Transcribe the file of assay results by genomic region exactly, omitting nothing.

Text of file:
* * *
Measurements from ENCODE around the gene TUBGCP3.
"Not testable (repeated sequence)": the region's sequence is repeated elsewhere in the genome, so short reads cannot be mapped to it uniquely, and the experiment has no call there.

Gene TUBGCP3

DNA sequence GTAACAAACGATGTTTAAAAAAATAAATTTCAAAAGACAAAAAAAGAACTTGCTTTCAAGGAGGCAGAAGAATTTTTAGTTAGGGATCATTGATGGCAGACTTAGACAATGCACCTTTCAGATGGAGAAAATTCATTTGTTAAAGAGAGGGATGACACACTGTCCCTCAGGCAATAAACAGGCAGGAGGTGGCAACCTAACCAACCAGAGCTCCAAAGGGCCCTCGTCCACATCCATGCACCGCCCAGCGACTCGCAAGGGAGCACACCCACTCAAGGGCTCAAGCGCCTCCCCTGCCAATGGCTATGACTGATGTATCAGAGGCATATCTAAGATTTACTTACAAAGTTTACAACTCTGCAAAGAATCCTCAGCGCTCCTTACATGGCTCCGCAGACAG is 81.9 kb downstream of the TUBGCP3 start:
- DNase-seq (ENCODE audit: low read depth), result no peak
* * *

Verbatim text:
Measurements from ENCODE around the gene TUBGCP3.
"Not testable (repeated sequence)": the region's sequence is repeated elsewhere in the genome, so short reads cannot be mapped to it uniquely, and the experiment has no call there.

Gene TUBGCP3

DNA sequence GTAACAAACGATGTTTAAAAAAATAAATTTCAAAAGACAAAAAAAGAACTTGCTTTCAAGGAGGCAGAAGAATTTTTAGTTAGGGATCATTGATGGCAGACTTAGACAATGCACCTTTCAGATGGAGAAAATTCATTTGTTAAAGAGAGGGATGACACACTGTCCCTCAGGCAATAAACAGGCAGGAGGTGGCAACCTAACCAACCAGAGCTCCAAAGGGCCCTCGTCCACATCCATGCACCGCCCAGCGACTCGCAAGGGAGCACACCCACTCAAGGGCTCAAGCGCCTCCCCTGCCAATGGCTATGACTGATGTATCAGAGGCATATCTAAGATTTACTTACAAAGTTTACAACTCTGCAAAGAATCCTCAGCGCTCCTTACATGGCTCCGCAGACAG is 81.9 kb downstream of the TUBGCP3 start:
- DNase-seq (ENCODE audit: low read depth), result no peak